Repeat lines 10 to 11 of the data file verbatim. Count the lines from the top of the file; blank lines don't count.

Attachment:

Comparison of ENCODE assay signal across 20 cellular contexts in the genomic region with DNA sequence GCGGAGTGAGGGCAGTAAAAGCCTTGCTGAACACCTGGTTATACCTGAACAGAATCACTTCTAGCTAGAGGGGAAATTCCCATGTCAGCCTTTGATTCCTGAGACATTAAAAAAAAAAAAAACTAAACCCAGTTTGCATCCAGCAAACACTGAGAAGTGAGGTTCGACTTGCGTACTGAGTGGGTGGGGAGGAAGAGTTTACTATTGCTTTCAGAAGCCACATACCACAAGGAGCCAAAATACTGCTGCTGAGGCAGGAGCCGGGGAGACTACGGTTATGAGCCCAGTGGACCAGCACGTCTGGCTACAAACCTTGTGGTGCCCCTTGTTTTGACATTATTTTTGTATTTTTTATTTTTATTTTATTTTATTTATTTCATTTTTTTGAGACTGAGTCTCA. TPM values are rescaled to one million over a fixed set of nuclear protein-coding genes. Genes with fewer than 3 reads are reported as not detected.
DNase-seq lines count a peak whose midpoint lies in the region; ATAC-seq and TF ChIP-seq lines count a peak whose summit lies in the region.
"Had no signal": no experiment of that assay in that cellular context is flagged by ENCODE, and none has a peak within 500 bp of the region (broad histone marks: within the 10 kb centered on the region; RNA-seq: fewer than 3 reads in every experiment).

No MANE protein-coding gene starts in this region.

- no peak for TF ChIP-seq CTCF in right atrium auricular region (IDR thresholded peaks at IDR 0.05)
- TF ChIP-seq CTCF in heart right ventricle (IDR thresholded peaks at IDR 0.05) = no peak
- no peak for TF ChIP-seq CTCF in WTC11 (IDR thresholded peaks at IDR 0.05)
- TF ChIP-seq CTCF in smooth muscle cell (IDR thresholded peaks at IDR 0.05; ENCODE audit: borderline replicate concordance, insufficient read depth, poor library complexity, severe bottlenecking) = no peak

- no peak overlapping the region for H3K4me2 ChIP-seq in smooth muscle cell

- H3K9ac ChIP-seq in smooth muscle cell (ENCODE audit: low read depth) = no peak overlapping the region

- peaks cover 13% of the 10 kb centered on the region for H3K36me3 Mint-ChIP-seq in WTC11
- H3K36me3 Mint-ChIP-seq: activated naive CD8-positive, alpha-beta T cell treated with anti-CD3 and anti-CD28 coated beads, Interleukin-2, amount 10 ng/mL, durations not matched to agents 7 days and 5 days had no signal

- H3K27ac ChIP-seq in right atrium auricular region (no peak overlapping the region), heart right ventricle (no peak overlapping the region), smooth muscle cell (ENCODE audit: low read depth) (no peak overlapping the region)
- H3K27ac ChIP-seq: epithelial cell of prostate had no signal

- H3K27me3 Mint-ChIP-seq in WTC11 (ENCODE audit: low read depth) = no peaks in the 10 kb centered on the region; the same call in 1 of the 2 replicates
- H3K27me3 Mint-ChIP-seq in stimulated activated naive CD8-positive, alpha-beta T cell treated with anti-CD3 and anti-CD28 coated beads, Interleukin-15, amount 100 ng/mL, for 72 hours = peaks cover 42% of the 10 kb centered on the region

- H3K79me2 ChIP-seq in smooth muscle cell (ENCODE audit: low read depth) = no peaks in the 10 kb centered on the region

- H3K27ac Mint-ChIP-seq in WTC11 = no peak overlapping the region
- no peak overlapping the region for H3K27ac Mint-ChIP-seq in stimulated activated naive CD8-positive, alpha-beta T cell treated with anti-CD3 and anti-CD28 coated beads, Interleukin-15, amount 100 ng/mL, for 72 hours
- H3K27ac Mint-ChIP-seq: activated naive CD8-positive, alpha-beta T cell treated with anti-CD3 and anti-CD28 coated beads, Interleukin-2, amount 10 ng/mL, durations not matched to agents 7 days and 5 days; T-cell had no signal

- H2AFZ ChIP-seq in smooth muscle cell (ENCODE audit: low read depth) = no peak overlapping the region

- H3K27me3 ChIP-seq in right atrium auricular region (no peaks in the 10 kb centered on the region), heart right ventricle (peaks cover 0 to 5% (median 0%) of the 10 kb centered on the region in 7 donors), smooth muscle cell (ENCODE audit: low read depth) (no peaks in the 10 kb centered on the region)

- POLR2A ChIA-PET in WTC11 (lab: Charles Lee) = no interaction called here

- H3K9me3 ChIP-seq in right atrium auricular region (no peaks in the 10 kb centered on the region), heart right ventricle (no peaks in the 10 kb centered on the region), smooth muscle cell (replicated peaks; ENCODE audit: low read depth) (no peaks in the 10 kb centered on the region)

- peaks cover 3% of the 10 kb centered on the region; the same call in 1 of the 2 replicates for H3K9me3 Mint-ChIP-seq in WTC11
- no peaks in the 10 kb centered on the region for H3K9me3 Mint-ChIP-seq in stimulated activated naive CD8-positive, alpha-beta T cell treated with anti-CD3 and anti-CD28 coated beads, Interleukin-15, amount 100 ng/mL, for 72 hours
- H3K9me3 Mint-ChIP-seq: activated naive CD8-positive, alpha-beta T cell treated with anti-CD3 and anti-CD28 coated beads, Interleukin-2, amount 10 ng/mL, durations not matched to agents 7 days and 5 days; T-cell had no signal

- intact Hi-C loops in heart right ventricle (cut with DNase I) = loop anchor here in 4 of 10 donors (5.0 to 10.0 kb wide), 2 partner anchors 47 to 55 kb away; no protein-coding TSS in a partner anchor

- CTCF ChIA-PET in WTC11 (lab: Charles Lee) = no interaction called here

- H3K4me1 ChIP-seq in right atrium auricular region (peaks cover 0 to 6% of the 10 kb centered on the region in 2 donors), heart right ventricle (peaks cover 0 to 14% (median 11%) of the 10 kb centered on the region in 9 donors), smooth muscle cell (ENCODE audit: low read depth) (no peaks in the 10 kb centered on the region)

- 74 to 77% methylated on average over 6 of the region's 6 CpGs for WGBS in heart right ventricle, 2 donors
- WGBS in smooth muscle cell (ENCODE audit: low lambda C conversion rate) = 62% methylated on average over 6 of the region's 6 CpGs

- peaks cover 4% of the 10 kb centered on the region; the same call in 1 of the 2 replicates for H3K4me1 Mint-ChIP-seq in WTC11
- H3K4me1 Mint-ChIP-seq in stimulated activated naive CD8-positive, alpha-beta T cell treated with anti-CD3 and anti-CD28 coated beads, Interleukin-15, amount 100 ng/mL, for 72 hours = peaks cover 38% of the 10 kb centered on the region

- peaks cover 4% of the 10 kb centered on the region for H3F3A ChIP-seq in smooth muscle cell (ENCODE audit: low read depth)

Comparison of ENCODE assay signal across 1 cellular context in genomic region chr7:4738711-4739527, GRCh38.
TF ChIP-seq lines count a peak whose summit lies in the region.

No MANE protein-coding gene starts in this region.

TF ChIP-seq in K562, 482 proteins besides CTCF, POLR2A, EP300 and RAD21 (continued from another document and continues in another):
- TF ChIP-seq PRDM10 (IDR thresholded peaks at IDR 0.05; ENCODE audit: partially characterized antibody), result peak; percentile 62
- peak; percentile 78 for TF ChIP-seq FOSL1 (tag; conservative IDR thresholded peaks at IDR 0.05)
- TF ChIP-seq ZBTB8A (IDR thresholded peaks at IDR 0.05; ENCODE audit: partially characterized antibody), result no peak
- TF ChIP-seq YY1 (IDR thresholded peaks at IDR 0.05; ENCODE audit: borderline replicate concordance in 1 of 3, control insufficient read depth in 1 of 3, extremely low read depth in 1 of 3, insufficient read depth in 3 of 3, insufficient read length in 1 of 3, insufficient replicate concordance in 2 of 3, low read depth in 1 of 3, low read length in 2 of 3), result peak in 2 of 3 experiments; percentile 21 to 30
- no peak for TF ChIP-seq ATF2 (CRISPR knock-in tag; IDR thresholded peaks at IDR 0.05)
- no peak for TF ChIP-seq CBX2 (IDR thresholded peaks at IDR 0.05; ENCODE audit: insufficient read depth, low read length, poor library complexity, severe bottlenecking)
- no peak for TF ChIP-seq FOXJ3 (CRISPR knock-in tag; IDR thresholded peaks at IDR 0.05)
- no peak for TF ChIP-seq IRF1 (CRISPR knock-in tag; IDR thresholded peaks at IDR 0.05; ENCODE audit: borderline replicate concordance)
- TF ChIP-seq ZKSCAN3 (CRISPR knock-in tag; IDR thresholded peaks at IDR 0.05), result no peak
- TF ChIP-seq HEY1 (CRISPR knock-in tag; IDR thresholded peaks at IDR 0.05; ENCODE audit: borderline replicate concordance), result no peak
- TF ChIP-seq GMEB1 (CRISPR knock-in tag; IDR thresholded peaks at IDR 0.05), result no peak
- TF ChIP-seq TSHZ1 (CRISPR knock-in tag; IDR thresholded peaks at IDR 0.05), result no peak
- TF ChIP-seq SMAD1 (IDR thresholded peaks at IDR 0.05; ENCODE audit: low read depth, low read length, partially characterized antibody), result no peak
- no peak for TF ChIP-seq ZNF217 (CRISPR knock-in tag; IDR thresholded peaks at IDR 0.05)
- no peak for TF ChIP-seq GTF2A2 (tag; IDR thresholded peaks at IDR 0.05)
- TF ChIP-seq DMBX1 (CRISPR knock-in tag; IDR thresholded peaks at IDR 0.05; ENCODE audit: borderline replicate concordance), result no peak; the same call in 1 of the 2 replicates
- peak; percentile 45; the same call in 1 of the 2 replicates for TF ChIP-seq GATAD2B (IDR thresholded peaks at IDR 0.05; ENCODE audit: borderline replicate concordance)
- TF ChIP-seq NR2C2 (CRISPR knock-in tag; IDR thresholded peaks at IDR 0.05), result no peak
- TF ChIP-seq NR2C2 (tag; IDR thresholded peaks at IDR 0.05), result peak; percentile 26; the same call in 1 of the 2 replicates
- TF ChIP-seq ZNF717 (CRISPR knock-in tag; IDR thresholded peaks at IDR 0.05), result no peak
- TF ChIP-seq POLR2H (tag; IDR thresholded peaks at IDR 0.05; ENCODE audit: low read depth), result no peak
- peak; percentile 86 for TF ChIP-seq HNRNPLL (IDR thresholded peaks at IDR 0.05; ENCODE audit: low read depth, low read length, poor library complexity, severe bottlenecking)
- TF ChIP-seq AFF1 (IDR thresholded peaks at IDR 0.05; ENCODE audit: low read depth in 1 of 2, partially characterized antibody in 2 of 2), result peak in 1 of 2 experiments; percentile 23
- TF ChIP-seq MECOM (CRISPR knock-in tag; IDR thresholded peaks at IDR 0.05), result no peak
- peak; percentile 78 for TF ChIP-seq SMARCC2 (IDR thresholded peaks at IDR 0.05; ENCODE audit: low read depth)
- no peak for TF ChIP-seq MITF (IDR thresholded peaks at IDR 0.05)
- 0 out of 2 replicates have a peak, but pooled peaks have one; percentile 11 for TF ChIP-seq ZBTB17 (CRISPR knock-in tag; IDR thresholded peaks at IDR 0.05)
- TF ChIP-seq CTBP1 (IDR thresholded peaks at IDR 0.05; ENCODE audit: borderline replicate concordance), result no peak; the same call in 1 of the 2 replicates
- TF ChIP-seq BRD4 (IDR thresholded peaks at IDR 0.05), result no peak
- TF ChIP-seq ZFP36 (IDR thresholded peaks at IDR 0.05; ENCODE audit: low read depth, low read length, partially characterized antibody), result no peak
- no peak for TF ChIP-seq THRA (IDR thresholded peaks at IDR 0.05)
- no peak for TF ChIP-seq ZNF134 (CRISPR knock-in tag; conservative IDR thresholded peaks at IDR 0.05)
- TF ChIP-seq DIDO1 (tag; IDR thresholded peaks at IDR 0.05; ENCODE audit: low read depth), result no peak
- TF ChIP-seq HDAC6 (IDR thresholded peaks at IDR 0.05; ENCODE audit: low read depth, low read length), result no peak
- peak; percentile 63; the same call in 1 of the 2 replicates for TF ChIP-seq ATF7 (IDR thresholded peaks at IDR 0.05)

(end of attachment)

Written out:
- H3K9ac ChIP-seq in smooth muscle cell (ENCODE audit: low read depth) = no peak overlapping the region

- peaks cover 13% of the 10 kb centered on the region for H3K36me3 Mint-ChIP-seq in WTC11